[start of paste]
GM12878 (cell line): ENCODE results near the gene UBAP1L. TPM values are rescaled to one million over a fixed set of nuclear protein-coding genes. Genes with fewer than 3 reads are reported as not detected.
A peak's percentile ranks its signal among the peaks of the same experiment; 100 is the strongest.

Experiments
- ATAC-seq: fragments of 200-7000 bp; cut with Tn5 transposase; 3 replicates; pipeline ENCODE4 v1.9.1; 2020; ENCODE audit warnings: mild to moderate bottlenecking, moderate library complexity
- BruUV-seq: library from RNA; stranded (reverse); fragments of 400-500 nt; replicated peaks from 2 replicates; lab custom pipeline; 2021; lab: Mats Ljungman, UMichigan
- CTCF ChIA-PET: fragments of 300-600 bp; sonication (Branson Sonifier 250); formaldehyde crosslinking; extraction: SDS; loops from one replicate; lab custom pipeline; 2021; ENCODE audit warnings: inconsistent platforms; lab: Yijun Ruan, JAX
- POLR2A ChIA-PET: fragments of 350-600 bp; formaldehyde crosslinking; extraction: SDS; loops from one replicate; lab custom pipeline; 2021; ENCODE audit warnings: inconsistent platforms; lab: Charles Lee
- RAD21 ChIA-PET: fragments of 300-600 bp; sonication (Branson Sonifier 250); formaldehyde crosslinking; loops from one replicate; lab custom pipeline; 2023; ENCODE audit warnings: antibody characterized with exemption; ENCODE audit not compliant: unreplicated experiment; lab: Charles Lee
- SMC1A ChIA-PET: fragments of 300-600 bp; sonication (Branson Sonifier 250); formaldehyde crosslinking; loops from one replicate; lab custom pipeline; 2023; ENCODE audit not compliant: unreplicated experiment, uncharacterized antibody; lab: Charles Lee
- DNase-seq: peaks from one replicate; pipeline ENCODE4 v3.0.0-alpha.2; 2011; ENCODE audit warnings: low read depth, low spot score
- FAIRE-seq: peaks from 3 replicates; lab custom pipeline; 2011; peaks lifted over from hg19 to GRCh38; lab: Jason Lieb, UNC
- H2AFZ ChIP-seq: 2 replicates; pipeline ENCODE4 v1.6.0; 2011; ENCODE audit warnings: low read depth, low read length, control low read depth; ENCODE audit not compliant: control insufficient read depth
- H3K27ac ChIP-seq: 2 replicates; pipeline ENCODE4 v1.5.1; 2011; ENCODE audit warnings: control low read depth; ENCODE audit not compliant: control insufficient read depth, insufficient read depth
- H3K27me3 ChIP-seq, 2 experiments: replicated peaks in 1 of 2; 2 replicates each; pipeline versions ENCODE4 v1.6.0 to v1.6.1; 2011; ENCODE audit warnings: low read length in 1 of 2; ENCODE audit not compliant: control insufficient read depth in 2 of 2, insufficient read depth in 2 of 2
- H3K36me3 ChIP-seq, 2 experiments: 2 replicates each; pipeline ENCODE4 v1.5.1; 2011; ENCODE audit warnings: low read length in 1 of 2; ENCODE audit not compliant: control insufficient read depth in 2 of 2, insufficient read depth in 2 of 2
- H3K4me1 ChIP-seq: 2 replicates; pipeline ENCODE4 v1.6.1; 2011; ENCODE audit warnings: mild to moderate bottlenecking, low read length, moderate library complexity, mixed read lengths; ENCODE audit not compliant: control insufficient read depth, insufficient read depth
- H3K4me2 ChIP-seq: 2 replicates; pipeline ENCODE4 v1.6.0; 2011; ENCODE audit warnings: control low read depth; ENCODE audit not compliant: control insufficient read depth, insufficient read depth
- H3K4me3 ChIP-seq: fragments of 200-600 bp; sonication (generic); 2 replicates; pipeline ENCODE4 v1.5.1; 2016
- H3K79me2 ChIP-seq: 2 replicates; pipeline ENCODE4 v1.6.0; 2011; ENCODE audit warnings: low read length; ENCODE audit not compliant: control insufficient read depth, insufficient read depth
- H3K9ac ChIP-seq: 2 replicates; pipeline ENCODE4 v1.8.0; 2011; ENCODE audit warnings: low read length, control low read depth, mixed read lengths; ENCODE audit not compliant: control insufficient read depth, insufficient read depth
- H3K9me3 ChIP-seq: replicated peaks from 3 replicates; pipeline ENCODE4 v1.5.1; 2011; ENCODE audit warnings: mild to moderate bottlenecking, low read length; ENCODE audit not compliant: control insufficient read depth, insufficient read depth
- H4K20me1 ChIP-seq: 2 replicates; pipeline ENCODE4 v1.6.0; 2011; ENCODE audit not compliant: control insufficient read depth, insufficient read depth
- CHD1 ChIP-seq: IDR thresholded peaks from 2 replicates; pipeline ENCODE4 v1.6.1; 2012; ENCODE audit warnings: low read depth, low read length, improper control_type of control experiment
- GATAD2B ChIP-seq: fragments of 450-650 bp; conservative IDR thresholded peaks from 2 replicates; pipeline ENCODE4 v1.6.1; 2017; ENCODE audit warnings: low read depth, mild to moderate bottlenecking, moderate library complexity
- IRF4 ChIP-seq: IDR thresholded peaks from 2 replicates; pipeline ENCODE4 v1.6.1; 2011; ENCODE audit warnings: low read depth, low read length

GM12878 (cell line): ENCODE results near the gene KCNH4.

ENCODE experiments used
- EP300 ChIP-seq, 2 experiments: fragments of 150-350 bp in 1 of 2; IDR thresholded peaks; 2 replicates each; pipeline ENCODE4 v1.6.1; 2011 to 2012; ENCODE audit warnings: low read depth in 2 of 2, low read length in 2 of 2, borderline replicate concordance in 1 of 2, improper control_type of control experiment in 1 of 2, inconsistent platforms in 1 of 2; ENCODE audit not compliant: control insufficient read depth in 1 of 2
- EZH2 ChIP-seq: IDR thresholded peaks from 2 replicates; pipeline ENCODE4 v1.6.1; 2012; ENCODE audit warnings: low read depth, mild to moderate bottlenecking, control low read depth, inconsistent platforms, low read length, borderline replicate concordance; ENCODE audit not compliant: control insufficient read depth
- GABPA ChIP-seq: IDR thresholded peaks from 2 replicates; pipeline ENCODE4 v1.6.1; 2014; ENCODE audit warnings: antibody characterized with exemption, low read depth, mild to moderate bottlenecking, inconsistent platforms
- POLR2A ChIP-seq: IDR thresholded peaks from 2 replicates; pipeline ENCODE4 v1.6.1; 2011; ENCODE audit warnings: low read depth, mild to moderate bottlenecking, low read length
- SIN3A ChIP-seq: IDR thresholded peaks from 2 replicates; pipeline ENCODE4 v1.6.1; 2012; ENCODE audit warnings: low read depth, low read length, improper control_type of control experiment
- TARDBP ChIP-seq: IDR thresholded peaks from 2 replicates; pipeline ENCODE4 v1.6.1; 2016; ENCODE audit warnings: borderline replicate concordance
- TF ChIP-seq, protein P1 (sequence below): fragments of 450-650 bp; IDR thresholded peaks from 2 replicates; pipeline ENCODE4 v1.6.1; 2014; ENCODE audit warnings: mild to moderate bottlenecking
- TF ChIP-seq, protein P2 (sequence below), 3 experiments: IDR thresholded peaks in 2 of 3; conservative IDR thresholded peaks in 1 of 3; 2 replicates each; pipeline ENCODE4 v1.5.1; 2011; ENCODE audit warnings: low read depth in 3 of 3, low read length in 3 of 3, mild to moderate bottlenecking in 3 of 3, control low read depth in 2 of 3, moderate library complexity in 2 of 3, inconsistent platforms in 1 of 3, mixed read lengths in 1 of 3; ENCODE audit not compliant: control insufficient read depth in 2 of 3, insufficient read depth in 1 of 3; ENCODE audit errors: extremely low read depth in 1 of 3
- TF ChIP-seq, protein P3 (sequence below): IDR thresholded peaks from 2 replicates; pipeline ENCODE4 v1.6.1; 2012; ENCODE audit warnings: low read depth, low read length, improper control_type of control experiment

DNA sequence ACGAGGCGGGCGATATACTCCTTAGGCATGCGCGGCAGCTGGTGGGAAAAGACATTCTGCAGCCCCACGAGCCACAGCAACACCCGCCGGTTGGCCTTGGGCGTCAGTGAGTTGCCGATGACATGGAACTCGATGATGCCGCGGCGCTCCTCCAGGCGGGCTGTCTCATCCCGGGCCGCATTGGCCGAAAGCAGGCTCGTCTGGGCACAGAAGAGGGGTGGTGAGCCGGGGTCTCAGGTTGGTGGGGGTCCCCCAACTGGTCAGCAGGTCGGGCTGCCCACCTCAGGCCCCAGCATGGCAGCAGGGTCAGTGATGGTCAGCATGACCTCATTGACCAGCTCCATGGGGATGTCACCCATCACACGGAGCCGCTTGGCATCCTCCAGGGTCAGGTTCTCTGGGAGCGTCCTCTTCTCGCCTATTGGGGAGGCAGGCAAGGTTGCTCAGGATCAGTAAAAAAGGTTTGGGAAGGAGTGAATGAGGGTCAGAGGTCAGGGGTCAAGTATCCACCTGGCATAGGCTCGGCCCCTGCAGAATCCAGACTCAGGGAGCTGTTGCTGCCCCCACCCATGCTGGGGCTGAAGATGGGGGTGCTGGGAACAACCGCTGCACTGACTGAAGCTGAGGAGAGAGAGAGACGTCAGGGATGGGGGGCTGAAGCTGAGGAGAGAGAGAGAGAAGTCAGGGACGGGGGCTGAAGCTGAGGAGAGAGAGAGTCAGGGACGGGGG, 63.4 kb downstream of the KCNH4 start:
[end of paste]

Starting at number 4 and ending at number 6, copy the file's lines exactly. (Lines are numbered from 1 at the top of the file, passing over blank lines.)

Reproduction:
- ATAC-seq: fragments of 200-7000 bp; cut with Tn5 transposase; 3 replicates; pipeline ENCODE4 v1.9.1; 2020; ENCODE audit warnings: mild to moderate bottlenecking, moderate library complexity
- BruUV-seq: library from RNA; stranded (reverse); fragments of 400-500 nt; replicated peaks from 2 replicates; lab custom pipeline; 2021; lab: Mats Ljungman, UMichigan
- CTCF ChIA-PET: fragments of 300-600 bp; sonication (Branson Sonifier 250); formaldehyde crosslinking; extraction: SDS; loops from one replicate; lab custom pipeline; 2021; ENCODE audit warnings: inconsistent platforms; lab: Yijun Ruan, JAX